Airport Business magazine had a story titled “Small Airports with Big Dreams,” that profiled some small airports who are giving the crowded bigger airports a run for their money.
In Philadelphia, for example, you’ve got options besides PHL. How about Atlantic City, Lehigh Valley, Trenton and Wilmington, all little airports with limited, yet in some cases, viable options for domestic flyers. Still, it’s a tough battle to get airlines to even consider adding landing rights to the smaller guys.
“Most airlines will not offer much, or any, service at the satellites as long as US Airways Group Inc. maintains a hub with more than 400 daily flights in Philadelphia. The other big airlines need to be at Philadelphia International to draw on the region’s large population and to stay competitive with US Airways.
“The airlines rule,” said George Doughty, executive director of Lehigh Valley International Airport, 60 miles north of Center City on the Allentown-Bethlehem border. “They go where they want to go.”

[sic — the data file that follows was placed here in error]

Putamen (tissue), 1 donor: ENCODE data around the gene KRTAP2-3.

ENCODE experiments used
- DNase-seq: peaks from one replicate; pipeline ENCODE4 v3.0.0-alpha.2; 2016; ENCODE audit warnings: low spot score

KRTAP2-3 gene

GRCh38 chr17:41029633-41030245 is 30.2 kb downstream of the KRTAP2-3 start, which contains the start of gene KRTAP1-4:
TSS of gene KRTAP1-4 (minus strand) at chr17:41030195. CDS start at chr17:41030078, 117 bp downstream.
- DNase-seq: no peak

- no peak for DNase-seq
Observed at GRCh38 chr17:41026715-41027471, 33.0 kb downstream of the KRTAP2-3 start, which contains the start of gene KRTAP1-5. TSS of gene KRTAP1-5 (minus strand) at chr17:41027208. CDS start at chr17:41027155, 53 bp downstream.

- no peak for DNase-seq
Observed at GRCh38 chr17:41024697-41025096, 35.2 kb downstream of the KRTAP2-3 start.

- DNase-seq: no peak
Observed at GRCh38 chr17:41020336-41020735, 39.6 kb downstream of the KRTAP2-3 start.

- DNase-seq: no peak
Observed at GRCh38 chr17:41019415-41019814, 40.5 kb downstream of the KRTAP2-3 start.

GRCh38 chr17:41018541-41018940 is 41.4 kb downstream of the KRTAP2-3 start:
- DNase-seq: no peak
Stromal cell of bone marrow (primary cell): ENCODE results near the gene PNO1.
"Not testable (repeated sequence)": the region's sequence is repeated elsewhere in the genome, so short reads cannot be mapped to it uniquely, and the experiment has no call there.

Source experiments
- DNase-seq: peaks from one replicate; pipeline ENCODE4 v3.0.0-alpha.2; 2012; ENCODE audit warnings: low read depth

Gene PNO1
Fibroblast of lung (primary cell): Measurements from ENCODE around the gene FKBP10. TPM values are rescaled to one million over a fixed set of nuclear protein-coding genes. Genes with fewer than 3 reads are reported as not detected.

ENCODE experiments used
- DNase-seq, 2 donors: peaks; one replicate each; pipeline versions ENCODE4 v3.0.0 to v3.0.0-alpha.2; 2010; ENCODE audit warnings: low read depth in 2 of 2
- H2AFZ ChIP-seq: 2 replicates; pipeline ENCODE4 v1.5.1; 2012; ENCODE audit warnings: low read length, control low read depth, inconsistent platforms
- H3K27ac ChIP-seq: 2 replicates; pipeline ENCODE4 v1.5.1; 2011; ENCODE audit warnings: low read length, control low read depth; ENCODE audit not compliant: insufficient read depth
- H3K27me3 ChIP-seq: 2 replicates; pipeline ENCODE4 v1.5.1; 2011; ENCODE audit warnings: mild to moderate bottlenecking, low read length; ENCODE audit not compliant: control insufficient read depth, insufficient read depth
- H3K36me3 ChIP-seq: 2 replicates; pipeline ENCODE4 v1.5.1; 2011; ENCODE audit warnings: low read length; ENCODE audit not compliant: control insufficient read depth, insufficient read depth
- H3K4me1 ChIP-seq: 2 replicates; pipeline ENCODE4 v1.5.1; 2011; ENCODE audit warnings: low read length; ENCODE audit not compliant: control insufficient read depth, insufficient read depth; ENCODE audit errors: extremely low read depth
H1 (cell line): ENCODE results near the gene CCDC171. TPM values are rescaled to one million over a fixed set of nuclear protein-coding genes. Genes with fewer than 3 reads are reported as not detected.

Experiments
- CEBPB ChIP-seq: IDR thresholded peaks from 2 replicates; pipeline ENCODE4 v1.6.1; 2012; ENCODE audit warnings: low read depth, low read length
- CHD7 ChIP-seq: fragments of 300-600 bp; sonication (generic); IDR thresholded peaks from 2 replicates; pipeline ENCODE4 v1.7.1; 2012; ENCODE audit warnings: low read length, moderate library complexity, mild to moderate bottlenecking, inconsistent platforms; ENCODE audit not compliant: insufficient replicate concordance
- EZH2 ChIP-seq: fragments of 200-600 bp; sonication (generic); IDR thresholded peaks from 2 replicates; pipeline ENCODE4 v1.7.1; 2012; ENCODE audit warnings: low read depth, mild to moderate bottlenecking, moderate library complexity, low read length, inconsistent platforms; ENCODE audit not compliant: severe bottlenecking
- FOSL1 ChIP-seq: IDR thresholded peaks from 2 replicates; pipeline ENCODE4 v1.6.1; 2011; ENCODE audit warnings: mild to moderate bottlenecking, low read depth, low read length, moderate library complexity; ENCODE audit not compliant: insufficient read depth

Air travelers themselves are part of the problem, reluctant to try alternatives to the wide choice of carriers and destinations available at Philadelphia, the directors added.
“Changing the habits of the consumer is probably the most difficult job we have,” said Steve Williams, aviation director for the Delaware River and Bay Authority, which operates New Castle Airport.
The smaller airports regularly send delegations to see airline planning officials, pointing out the disposable income and travel patterns of area residents.
From the airlines’ point of view, concentration of service at hubs is far more cost-efficient, especially at a time of record high jet-fuel costs. While the industry was profitable in 2007 for the second year in a row, most big airlines are expected to report fourth-quarter losses due to rising fuel costs.”